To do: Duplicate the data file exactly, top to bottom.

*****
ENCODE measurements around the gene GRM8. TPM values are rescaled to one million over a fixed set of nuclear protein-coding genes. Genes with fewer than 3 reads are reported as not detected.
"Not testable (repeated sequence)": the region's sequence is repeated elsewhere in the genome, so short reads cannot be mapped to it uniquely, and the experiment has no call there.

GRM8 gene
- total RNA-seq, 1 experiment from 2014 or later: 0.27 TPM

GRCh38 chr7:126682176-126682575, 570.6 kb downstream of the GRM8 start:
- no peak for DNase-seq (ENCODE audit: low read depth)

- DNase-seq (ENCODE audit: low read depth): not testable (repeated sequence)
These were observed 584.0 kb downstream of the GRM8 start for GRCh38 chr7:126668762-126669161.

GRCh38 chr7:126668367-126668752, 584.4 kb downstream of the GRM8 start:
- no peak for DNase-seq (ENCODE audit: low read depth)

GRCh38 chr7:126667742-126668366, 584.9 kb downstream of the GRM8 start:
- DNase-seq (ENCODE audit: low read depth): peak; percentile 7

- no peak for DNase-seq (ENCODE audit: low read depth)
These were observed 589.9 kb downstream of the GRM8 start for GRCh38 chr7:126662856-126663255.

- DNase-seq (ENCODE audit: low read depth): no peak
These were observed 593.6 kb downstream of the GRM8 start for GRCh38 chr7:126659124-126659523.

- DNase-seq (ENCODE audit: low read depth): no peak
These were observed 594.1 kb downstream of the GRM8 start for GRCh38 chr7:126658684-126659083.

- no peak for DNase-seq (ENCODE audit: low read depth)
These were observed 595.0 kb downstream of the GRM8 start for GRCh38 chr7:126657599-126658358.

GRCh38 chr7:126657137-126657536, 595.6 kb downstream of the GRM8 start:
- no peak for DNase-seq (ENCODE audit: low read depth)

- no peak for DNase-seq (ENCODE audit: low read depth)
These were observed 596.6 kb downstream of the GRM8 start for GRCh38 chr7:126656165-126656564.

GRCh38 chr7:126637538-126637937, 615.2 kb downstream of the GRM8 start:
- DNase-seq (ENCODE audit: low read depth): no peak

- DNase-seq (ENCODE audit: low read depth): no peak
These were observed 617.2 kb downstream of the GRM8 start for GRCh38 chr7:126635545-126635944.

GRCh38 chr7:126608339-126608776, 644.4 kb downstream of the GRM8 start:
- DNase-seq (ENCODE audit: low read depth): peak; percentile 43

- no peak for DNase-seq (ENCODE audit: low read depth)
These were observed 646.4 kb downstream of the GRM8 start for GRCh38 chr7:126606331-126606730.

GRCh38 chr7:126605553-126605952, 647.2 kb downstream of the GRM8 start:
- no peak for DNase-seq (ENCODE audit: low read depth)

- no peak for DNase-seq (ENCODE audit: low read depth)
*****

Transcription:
ENCODE measurements around the gene GRM8. TPM values are rescaled to one million over a fixed set of nuclear protein-coding genes. Genes with fewer than 3 reads are reported as not detected.
"Not testable (repeated sequence)": the region's sequence is repeated elsewhere in the genome, so short reads cannot be mapped to it uniquely, and the experiment has no call there.

GRM8 gene
- total RNA-seq, 1 experiment from 2014 or later: 0.27 TPM

GRCh38 chr7:126682176-126682575, 570.6 kb downstream of the GRM8 start:
- no peak for DNase-seq (ENCODE audit: low read depth)

- DNase-seq (ENCODE audit: low read depth): not testable (repeated sequence)
These were observed 584.0 kb downstream of the GRM8 start for GRCh38 chr7:126668762-126669161.

GRCh38 chr7:126668367-126668752, 584.4 kb downstream of the GRM8 start:
- no peak for DNase-seq (ENCODE audit: low read depth)

GRCh38 chr7:126667742-126668366, 584.9 kb downstream of the GRM8 start:
- DNase-seq (ENCODE audit: low read depth): peak; percentile 7

- no peak for DNase-seq (ENCODE audit: low read depth)
These were observed 589.9 kb downstream of the GRM8 start for GRCh38 chr7:126662856-126663255.

- DNase-seq (ENCODE audit: low read depth): no peak
These were observed 593.6 kb downstream of the GRM8 start for GRCh38 chr7:126659124-126659523.

- DNase-seq (ENCODE audit: low read depth): no peak
These were observed 594.1 kb downstream of the GRM8 start for GRCh38 chr7:126658684-126659083.

- no peak for DNase-seq (ENCODE audit: low read depth)
These were observed 595.0 kb downstream of the GRM8 start for GRCh38 chr7:126657599-126658358.

GRCh38 chr7:126657137-126657536, 595.6 kb downstream of the GRM8 start:
- no peak for DNase-seq (ENCODE audit: low read depth)

- no peak for DNase-seq (ENCODE audit: low read depth)
These were observed 596.6 kb downstream of the GRM8 start for GRCh38 chr7:126656165-126656564.

GRCh38 chr7:126637538-126637937, 615.2 kb downstream of the GRM8 start:
- DNase-seq (ENCODE audit: low read depth): no peak

- DNase-seq (ENCODE audit: low read depth): no peak
These were observed 617.2 kb downstream of the GRM8 start for GRCh38 chr7:126635545-126635944.

GRCh38 chr7:126608339-126608776, 644.4 kb downstream of the GRM8 start:
- DNase-seq (ENCODE audit: low read depth): peak; percentile 43

- no peak for DNase-seq (ENCODE audit: low read depth)
These were observed 646.4 kb downstream of the GRM8 start for GRCh38 chr7:126606331-126606730.

GRCh38 chr7:126605553-126605952, 647.2 kb downstream of the GRM8 start:
- no peak for DNase-seq (ENCODE audit: low read depth)

- no peak for DNase-seq (ENCODE audit: low read depth)